WASHINGTON — U.S. refiners are boosting their capacity to process the light sweet crude now flooding out of wells nationwide, despite previously gearing up for heavier imported varieties, according to a report issued Wednesday.
The Veris Consulting analysis, based on a survey of refiners (representing 61 percent of the nation’s refining capacity) indicates they plan to step up their consumption of super light crude by more than 730,000 barrels per day over the next two years to better match the high-quality oil increasingly produced from dense U.S. rock formations.
And, if the economics work in their favor, the analysis says, the refiners could absorb even more — up to an additional 798,000 barrels per day in 2016, bringing total super light crude refining capacity to 3.3 million barrels per day.
The American Fuel and Petrochemical Manufacturers trade association, which commissioned the analysis, hopes it will debunk oil producers’ chief argument for crude exports: that U.S. production is outpacing the ability of domestic refiners to process it.
The surveyed refiners have more than enough processing capability to absorb the amount of U.S. light oil production that the government’s Energy Information Administration has predicted for the next two years, said AFPM President Charles Drevna.
“The survey, based on actual refiners’ plans — or, may I say, facts — tell us they will not be constrained in the next few years and will be able to continue to use the new crude oil being produced,” Drevna told reporters in a conference call to discuss the survey.
“We can handle it now, we can handle it in 2015 and we can handle it in 2016, Drevna added. “There may be a time going forward where we can have the debate in earnest and things may change but to say that we should unilaterally lift the ban on crude oil exports because domestic refiners can’t take any more of the product is just erroneous, and we wanted to show that that is not the case.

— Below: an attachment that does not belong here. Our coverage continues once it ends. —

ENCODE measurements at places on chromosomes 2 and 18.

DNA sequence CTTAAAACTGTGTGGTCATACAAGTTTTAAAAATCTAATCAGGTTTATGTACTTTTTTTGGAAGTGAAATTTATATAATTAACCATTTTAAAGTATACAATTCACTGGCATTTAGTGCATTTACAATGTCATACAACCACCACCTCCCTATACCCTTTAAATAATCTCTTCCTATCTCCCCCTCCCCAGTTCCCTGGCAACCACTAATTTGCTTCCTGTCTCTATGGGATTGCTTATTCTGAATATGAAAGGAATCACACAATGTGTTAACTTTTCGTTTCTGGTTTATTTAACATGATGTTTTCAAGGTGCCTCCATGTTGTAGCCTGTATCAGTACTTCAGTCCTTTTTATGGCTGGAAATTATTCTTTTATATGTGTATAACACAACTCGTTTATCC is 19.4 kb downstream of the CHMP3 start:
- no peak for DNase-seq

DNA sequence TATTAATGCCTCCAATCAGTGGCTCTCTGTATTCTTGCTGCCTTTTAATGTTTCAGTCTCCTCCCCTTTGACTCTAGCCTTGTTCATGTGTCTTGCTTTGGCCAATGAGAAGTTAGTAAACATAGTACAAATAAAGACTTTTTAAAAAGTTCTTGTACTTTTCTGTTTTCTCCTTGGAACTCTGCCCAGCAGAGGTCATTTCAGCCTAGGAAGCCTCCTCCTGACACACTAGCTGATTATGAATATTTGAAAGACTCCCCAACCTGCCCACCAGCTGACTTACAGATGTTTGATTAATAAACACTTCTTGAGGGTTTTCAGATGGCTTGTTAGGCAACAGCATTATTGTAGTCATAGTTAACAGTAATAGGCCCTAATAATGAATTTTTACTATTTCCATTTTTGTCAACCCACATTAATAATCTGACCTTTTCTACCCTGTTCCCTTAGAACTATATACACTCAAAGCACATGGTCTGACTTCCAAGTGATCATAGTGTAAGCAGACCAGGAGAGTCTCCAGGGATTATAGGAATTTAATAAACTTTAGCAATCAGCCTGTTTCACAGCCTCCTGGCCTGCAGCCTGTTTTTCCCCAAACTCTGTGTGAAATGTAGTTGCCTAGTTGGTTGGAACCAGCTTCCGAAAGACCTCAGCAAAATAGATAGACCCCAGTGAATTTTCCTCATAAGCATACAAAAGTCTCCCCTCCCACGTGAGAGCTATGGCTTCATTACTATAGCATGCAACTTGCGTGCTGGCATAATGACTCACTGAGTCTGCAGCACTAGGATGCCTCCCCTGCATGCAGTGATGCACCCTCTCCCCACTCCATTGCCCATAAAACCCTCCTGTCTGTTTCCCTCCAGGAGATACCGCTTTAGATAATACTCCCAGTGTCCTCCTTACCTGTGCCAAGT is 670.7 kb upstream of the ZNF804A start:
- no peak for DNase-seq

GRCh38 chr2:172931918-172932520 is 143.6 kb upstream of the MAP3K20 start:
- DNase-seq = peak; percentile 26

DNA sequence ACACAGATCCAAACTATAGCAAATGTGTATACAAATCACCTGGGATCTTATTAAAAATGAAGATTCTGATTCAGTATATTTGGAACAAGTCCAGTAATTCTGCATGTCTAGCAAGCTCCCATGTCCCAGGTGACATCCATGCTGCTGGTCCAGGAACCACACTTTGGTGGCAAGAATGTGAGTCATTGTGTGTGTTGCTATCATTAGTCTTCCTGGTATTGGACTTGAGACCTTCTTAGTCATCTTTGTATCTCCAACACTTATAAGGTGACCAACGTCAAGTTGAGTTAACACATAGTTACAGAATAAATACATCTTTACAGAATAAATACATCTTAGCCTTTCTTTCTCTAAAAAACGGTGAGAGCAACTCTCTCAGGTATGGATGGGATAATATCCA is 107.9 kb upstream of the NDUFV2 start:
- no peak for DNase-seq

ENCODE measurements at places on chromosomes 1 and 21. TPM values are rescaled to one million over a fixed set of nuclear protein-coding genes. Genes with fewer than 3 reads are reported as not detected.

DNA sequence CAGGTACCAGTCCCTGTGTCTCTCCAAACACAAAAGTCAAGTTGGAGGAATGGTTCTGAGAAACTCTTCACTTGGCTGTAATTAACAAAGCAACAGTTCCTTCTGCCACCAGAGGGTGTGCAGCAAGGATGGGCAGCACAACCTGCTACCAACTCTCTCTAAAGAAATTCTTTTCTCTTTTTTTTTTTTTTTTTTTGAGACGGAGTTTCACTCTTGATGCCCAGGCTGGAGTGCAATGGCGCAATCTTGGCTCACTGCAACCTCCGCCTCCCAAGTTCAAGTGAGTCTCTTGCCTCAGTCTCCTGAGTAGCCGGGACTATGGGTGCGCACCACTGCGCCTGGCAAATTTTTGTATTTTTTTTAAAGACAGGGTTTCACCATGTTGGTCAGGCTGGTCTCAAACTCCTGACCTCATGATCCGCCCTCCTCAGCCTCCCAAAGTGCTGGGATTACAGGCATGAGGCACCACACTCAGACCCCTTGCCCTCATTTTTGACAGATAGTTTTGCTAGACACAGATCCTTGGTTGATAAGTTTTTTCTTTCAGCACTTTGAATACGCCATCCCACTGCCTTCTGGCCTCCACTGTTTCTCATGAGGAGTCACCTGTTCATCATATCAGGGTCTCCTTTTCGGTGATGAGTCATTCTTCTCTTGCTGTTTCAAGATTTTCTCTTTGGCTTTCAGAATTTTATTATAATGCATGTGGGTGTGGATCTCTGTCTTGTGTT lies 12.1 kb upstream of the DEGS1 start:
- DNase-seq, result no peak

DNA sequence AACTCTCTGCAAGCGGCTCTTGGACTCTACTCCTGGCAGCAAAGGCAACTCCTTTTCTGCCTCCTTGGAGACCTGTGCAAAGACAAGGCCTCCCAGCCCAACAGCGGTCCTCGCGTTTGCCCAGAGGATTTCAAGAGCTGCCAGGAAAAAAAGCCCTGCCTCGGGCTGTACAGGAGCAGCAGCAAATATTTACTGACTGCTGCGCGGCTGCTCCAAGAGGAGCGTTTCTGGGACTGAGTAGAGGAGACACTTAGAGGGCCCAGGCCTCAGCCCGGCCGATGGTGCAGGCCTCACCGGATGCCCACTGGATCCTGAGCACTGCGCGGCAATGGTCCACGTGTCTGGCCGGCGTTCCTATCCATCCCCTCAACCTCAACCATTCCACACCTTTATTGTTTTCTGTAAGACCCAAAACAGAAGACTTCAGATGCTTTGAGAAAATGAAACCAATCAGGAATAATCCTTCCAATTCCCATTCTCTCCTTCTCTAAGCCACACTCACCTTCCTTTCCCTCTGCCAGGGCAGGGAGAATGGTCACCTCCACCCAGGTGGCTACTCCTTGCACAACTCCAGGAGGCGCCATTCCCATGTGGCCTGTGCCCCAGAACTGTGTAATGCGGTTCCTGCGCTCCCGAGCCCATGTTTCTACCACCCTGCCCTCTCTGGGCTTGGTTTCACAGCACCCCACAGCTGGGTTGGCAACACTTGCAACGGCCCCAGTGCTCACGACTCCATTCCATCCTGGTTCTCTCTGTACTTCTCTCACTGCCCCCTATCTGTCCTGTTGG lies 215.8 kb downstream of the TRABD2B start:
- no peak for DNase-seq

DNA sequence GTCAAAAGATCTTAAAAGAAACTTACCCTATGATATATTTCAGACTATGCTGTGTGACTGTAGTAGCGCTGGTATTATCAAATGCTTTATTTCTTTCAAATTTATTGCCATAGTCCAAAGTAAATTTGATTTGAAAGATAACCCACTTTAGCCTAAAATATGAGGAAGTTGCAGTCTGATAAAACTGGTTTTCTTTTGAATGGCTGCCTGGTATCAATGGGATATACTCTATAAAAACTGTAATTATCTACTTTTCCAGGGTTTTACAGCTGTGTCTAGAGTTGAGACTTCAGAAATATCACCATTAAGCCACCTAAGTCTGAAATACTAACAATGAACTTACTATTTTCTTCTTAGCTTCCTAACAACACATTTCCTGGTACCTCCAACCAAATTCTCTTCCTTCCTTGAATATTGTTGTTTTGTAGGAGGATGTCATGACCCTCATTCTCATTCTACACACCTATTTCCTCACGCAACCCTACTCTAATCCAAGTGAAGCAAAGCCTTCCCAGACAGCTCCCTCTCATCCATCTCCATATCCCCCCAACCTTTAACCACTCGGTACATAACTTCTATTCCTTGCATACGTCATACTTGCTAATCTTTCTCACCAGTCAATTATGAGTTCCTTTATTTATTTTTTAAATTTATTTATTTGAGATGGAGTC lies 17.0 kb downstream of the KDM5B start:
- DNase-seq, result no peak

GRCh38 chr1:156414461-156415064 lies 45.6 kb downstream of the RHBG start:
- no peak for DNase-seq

According to the Veris report, “U.S. refiners are not capacity-constrained in the next several years to use the growing super light production from U.S. tight oil formations.”
AFPM released the study a day before a Senate Energy and Natural Resources Committee hearing set to examine whether 1970s-era restrictions on crude exports should amid soaring domestic production. Oil producers argue that the trade limitations and refining capacity constraints combine to suppress the domestic price for their crude, now trading for about $10 per barrel less than international Brent.
The export ban applies to raw, unprocessed crude but does not limit trade of refined petroleum products such as diesel and gasoline.
Domestic refiners have already stepped up their use of light, sweet U.S. crude — partly incentivized by the discount — by replacing light and medium imports.
But additional increases in light tight oil refining capacity have not happened in lockstep with the climbing production, said analysts with IHS, an energy consultancy that issued a separate crude export study on Tuesday. And while refiners can be induced to take on more light, sweet crude, they typically want price discounts to make the change.